As top avian predators, raptors can be particularly sensitive to environmental contaminants through bioaccumulation/biomagnification of toxins they come into contact with through their diet. An example of the catastrophic effects contaminants can impose on wildlife and the environment was the indiscriminate spraying of the pesticide DDT (dichlorodiphenyltrichloroethane) in the 1940s-1960s. The pesticide nearly drove Bald Eagles, Peregrine Falcons, and Swainson's Hawks to the brink of extinction. While American banned DDT in 1972, the pesticide is still used in areas of South America and continues to effect certain raptor species. HWI understands the sever threat contaminants can have on raptors, and vigilantly monitors the changing landscape of synthetic chemicals and conducts research to counter their negative effects.
Mercury is an increasing problem globally, with the Great Salt Lake being a particular mercury hotspot. Mercury concentrations in the lake itself are among the highest ever recorded for a North American water body, as are some of the concentrations found in some species of waterfowl and shorebirds that pass through each year for multiple months as a migration stopover to fatten up on brine shrimp before heading farther south. Research has shown they accumulate mercury during this time, most likely derived through the contaminated brine shrimp diet they ingest at the lake. More research is needed, but the implication is that the Great Salt Lake has become a regional driver of mercury contamination via export through the Eared Grebes and millions of other birds that spend significant amounts of time here (waterfowl, shorebirds, song birds, etc.). Hence, the Great Salt Lake is not simply a local mercury hotspot, but rather a source for much broader environmental contamination that may have ecological impacts on a broad front, with potential wildlife and human health impacts. One problem is that while mercury research has been conducted on a few avian species here and there (e.g., Loons, Eared Grebes, Bald Eagles, and various waterfowl and gulls), there are large numbers of species with no information on their exposure levels to contaminants; furthermore, even less is known about the specific level of mercury that harms reproduction or health of individual species, so we don't know to what degree species or populations are being impacted.
HWI is currently collecting feather samples from Peregrine Falcons and the prey species they feed on to look at mercury contamination by using "top-down" monitoring to inform us about contamination on an ecosystem level. While the same statement could be used for many raptors/predators, Peregrines are particularly useful as an indicator species because they have a huge breeding distribution, nearly global, across a large number of habitat types (e.g., aquatic, alpine, open desert, temperate forest, tundra). They also feed on a very large number of bird species, which means they essentially sample mercury from a wide range of sources. Our current research is working to establish a baseline contaminant level in Peregrines (using Prairie Falcons for additional comparison) in northern UT, mostly around the Great Salt Lake and Wasatch Front area, but also extending into the West Desert. View our Peregrine Falcons as Ideal Mercury Biomonitors poster.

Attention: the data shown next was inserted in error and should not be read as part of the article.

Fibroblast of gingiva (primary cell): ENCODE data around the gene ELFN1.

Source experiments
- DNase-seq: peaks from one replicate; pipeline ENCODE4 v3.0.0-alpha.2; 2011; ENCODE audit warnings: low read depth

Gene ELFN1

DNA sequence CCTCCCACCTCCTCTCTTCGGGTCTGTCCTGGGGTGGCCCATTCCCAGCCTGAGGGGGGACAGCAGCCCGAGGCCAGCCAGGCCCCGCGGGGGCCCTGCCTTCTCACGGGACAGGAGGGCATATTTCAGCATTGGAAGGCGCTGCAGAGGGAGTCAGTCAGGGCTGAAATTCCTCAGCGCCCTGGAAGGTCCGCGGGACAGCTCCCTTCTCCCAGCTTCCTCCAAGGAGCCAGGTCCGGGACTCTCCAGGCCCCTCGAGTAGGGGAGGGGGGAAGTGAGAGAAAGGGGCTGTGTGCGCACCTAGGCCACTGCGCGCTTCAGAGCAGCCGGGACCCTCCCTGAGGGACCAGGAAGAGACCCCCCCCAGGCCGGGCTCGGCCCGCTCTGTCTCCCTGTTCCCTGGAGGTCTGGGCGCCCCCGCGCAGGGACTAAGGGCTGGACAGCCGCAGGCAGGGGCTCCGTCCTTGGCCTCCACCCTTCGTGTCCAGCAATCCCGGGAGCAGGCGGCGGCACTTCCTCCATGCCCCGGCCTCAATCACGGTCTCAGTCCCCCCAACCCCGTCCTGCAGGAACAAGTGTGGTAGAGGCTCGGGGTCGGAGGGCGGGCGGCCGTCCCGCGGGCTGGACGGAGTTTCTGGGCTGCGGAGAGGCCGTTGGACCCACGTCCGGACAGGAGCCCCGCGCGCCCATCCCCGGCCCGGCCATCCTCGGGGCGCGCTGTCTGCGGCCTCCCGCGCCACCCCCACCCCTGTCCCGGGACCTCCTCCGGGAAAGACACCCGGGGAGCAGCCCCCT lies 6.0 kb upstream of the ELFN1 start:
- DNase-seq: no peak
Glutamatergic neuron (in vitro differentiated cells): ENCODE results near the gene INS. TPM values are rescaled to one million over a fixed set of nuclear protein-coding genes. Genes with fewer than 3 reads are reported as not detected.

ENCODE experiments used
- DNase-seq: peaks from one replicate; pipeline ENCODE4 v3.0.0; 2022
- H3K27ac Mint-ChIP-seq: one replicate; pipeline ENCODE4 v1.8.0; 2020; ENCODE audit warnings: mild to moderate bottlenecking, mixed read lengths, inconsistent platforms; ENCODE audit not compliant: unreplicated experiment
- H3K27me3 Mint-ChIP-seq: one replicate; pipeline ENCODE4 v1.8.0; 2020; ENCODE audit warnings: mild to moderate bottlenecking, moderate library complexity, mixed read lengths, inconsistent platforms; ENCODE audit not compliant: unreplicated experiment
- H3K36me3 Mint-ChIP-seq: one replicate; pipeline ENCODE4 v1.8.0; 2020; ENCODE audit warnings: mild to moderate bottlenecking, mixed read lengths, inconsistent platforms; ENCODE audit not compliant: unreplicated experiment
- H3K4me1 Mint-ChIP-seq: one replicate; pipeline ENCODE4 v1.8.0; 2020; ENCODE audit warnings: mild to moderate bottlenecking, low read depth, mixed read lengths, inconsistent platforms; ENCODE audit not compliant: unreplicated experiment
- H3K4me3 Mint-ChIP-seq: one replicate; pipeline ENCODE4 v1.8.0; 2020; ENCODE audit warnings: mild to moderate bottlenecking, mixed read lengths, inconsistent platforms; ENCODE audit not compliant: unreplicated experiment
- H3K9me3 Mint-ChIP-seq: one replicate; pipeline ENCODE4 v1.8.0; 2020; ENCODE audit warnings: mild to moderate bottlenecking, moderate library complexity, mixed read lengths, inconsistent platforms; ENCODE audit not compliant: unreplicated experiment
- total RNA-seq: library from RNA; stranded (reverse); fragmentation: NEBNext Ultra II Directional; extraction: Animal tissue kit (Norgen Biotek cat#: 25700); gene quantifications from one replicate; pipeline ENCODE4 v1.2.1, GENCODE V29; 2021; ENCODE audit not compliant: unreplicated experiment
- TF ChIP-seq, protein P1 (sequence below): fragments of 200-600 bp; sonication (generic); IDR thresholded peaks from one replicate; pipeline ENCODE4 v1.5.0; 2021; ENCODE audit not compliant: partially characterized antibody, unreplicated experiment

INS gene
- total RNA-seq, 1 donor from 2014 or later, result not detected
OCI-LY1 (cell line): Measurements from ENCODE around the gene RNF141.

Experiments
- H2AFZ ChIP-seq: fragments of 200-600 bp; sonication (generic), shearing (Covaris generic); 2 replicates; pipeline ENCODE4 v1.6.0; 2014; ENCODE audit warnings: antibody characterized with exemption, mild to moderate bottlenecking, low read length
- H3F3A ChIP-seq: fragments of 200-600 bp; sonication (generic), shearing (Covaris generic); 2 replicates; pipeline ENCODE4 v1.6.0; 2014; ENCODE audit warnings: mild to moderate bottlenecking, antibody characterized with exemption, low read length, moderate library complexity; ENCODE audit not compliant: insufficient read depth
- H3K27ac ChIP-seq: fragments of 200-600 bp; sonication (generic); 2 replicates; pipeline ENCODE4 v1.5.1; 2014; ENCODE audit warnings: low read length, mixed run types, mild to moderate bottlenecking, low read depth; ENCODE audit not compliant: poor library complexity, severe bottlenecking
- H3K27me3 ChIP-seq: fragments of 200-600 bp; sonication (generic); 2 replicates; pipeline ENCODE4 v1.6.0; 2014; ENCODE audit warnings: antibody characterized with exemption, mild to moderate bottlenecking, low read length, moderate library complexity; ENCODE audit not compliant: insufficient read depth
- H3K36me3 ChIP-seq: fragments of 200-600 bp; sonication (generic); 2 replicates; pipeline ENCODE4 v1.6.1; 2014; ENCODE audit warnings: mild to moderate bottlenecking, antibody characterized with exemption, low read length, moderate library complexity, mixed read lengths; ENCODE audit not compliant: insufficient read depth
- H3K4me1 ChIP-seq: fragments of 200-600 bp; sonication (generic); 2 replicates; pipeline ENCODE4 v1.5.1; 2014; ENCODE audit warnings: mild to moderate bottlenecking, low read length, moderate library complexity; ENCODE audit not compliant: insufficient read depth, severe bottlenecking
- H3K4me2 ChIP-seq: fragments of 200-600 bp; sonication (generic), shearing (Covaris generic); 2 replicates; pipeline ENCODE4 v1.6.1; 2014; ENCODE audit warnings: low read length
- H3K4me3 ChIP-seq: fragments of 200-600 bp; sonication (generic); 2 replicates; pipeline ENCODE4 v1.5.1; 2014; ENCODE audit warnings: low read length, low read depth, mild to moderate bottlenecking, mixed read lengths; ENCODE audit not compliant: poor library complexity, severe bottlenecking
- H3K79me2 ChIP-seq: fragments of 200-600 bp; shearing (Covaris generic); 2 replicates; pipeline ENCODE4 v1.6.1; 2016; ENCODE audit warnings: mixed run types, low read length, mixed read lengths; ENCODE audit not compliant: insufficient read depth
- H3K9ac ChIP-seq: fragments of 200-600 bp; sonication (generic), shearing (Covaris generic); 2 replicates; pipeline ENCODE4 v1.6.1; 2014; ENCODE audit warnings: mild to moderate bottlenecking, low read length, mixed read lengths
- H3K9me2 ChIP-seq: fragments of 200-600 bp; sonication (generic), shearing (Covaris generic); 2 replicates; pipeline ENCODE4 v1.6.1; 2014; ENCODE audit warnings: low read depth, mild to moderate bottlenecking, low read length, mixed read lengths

Many animals are exposed to the hundreds of tons of lead hunting ammunition and fishing tackle that are deposited in the environment every day. Feeding atop the food chain, raptors and other predators can experience secondary lead poisoning when scavenging on contaminated carcasses or preying on animals that have been wounded by hunters. Raptors have highly acidic digestive tracts that easily erode lead that then absorbs into the blood stream, causing reproductive impairment, immune suppression, tissue damage, and death. While lead-based ammunition and tackle have been partially regulated in North America over the years, it is still the primary material for ammunition used to hunt mammals and upland birds, and for weights used to fish; much work remains to be done to reduce this major threat posed to wildlife. To address this problem, HawkWatch International started a public education program in Utah to encourage hunters and fishers to voluntarily explore lead-free ammunition and tackle by providing information on the damaging effects of lead on non-target wildlife and on the benefits of nontoxic alternatives. View our Wildlife Without Lead hunting brochure, and our Wildlife Without Lead fishing brochure.